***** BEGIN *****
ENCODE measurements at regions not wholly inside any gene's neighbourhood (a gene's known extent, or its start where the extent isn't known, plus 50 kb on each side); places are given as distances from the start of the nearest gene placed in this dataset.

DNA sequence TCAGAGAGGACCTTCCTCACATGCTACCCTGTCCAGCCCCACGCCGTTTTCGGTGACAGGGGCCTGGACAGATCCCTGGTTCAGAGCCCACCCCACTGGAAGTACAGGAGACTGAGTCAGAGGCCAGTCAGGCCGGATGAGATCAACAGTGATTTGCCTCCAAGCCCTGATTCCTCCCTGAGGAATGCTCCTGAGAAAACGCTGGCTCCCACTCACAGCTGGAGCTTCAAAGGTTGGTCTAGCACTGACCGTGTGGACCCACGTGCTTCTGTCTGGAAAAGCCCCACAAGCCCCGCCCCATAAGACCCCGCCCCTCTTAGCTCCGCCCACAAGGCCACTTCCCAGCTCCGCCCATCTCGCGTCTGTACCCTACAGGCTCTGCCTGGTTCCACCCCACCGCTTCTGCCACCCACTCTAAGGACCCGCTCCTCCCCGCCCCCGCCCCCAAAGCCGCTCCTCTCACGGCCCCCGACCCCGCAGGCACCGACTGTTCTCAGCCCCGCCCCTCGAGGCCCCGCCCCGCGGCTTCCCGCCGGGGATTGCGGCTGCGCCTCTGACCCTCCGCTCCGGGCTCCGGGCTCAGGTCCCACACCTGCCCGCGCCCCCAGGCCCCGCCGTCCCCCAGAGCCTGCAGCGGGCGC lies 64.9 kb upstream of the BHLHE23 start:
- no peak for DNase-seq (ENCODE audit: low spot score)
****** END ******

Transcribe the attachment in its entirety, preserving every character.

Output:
ENCODE measurements at regions not wholly inside any gene's neighbourhood (a gene's known extent, or its start where the extent isn't known, plus 50 kb on each side); places are given as distances from the start of the nearest gene placed in this dataset.

DNA sequence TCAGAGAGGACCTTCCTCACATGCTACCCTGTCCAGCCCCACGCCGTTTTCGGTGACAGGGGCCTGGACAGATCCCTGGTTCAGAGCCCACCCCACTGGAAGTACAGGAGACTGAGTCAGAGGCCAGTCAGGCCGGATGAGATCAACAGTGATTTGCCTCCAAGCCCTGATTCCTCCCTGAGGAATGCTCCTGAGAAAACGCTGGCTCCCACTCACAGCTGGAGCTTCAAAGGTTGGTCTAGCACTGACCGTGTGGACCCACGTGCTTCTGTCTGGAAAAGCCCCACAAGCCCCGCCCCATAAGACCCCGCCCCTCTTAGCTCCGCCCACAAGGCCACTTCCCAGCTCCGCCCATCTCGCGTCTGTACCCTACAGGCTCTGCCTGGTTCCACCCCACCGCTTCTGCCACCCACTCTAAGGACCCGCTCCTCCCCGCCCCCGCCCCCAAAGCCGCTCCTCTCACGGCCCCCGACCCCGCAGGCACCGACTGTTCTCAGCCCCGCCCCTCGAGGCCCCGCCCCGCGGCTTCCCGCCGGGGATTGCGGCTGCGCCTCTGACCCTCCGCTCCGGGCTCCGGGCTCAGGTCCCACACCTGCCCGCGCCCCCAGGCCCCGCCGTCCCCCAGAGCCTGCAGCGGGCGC lies 64.9 kb upstream of the BHLHE23 start:
- no peak for DNase-seq (ENCODE audit: low spot score)